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Re: Feduccia et al: No Evidence Fossil Feathers Are Really Feathers



Roberto Takata (rmtakata@gmail.com) wrote:

<Okay, _Caudipteryx_ caudal "feathers" is a supporting tissue that resemble
feathers to a *modest* degree?>

  It goes beyond that, but that's it essentially. That or *Caudipteryx*, as
predicted by Jones et al., is a bird. Ooooo.

  Two years ago, Lingham-Soliar used an ichthyosaur fossil and a shark
dissection to show overlying layers of collagen fibers creates an imbricating
pattern with faint under-fibers, strong over-fibers showing the layering and a
matched by angled pattern on the otherside of a division. He interpeted this as
evidence of a flap of collagen fibers in the skin being lifted up and lain
flat, or folded over, creating a "rachis" and "vanes". This is pretty damning
to the theory of feather preservation. The problem with this is twofold: 1) the
layering was obvious on both sides in the sampled tissues, but mainly in the
ichthyosaur, and 2) the evidence for producing a "vane" with a single "rachis"
was actually a strong fiber overlying a bed of weak fibers. The fossil evidence
for this shows a general alignment of all fibers in nearly the same orientation
over a bed of perpendicular fibers (i.e., the layers are imbricating). They do
not look like a vane, but this is a subjective interpretation of my own. 

  In the new paper, Feduccia et al. expand their data set to include some
terrestrial animals, rather than thick-fleshed, "net-skinned" animals (a
feature that has been linked in dolphins to improving the skin's resistance to
water flow and controlling the tubular body and is seen in the shark samples
but more importantly in scombrid fish (including tuna) ... see Pabst, D. A.
2000. To bend a dolphin: Convergence of force transmission designs in cetaceans
and scombrid fishes. _American Zoologist_ 40(1):146-155.)

  It argues that densely arrayed collagen fibres in Lingham-Soliar's
ichthyosaur are probably due to the THICK tissue layers between the surface of
the skin and skeleton that control the body shape and essentially enable it to
swim better. The perfect model for skin in terrestrial vertebrates? I think
not.

  So this leads us to the densely arrayed patterns in *Caudipteryx* remiges and
retrices, as well as those in a juvenlie specimen of *Sinornithosaurus*
("Dave") which Feduccia et al. claim exhibit the skin fibre condition of
non-featheredness, this despite later claiming that microraptors are avian
non-theropods (and missing that *Sinornithosaurus* is a microraptor based on
their own --earlier -- osteological evidence for avian identity, using Paul's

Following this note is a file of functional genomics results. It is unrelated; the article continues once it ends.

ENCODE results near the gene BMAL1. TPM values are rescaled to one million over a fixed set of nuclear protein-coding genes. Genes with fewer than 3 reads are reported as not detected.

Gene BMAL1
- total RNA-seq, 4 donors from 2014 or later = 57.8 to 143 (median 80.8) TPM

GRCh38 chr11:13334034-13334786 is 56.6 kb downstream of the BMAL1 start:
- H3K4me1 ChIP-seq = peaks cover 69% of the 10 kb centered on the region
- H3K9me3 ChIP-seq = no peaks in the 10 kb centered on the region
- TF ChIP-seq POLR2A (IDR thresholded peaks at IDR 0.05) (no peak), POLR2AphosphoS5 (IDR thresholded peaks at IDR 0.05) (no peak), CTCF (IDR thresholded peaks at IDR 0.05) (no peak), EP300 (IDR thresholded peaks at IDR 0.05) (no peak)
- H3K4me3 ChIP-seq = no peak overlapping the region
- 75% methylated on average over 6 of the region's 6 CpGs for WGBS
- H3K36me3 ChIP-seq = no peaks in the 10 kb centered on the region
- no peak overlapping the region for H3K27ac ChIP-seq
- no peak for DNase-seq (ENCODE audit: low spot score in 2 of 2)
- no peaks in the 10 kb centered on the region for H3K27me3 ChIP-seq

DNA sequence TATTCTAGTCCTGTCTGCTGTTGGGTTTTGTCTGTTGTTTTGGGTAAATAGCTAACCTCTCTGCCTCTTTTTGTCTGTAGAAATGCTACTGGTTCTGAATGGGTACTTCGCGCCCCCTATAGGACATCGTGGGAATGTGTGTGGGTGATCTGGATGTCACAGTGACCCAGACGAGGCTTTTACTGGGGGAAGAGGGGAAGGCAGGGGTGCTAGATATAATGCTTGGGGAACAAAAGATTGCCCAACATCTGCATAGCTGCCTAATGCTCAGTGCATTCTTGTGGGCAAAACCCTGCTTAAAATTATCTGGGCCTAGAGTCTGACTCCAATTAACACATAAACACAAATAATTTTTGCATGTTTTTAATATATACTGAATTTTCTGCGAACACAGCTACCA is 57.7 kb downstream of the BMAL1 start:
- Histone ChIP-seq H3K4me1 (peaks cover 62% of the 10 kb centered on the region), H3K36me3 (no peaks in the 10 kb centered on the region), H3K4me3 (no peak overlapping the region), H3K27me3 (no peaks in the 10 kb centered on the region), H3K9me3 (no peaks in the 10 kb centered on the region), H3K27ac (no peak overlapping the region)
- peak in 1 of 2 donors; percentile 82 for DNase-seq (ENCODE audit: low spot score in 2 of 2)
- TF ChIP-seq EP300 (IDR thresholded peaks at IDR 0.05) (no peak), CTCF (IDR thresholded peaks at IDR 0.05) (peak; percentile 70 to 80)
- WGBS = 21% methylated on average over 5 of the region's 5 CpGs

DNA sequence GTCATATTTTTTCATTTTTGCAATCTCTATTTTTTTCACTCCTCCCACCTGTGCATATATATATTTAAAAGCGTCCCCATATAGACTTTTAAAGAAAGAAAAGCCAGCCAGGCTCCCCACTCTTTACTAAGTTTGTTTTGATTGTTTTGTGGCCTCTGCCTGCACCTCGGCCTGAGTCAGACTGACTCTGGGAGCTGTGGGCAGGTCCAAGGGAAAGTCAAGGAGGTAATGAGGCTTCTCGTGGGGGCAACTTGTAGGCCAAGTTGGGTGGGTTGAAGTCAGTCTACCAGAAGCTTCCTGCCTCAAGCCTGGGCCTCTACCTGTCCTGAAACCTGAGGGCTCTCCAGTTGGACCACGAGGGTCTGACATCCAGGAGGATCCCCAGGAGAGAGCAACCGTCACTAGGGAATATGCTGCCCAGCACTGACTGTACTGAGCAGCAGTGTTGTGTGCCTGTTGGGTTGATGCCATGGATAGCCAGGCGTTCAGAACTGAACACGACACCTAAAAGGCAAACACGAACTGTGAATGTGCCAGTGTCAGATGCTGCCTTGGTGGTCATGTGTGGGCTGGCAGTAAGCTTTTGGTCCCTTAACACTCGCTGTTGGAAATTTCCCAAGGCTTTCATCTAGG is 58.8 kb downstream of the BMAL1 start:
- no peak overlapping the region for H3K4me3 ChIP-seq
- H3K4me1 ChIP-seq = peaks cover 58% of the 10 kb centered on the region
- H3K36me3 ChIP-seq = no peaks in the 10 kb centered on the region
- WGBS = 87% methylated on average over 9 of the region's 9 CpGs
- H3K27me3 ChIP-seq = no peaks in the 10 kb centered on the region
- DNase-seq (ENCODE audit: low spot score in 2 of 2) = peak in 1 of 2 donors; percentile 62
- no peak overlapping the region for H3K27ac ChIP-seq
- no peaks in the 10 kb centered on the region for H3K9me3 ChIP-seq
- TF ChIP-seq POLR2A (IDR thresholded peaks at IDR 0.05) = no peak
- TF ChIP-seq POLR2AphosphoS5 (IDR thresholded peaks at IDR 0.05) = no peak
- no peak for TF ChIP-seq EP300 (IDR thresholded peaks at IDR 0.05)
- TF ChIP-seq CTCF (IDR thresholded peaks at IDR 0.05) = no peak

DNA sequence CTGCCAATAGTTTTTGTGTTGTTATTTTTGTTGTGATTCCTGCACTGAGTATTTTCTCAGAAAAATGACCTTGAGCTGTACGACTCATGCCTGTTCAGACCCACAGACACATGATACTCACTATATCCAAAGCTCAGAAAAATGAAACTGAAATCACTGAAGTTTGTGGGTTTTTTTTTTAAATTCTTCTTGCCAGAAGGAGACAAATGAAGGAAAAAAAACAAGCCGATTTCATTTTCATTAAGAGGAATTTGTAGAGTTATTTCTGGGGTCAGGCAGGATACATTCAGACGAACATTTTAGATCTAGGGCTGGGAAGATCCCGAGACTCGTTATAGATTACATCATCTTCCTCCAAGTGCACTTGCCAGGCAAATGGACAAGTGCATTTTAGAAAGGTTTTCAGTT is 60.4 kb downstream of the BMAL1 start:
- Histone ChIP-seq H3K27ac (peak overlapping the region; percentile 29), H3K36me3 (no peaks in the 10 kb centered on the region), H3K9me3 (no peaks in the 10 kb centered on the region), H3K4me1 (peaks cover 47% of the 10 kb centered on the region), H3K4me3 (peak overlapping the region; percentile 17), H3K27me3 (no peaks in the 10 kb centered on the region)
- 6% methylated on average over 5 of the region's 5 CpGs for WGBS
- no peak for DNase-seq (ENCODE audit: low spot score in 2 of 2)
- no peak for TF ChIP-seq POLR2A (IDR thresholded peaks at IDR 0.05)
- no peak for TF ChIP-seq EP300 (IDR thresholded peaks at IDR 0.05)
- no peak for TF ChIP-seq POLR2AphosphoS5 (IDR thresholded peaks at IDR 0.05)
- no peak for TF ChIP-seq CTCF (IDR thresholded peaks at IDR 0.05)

identification of the mdII-1 [my shorthand for the first phalanx of the second
manual digit] lateral flange). Here, these fibres are long, tapered, and
isolated from one another. But using "Dave" in which the thigh feathers are
apparently dense enough to show mild overlapping, they are separated tissues.
So, I ask, how did they get this way? Did minute layer of collagen get
separated via dessication one at a time, but eroding the underlying later to
preserve only the "rachis" and "vanes"? And why in "Dave" are these tissues
_impressions_? Yet *Microraptor* is unquestionably avian, because it "looks"
like it has wings.

  My only response is that if Lingham-Soliar are correct, then the tissue
structure shows that not just vanes of flesh and not feathers exist, but that
these animals are in fact marine and enclosed by a (now dessicated) tubular
fleshy structure and were in fact thunnoid in structure, as the dense tissues
MUST be collagenous packed layers that were flattened as the animal died, but
left only around the arms, legs and tail, and the rest were small fins of flesh
(around "Daves" head, an iguana crest!) or enclosed the head in a tube of
blubber.

  Perhaps my response to Lingham-Soliar (2003) is a bit late, but this paper
made me see that the obvious conclusion has not only been reached by the
author's but overlooked by them in the same breath, and never mentioned.

  Lingham-Soliar's papers on the topic, btw:

  Lingham-Soliar, T. 1999. Rare soft tissue preservation showing fibrous
    structures in an ichthyosaur from the Lower Lias (Jurassic) of England.
    _Proceedings of the Royal Society of London_, B 266:2367?2373.
  ______ 2001. The ichthyosaur integument: skin fibers, a means for a strong,
    flexible and smooth skin. _Lethaia_ 34:287?302.
  ______ 2003a. Evolution of birds: ichthyosaur integumental fibers conform to
    dromaeosaur protofeathers. _Naturwissenschaften_ 90:428?432.
  ______ 2003b. The dinosaurian origin of feathers: Perspectives from dolphin
    (Cetacea) collagen fibers. _Naturwissenschaften_ 90:563?567.

  And Pabst's paper cited above, as I checked, is available online, just use
scholar.google.com for all your pdf shopping needs. Cetaceans, as predicted by
Star Trek, really are the keys to the future!

  Cheers,

Jaime A. Headden

"Innocent, unbiased observation is a myth." --- P.B. Medawar (1969)


                
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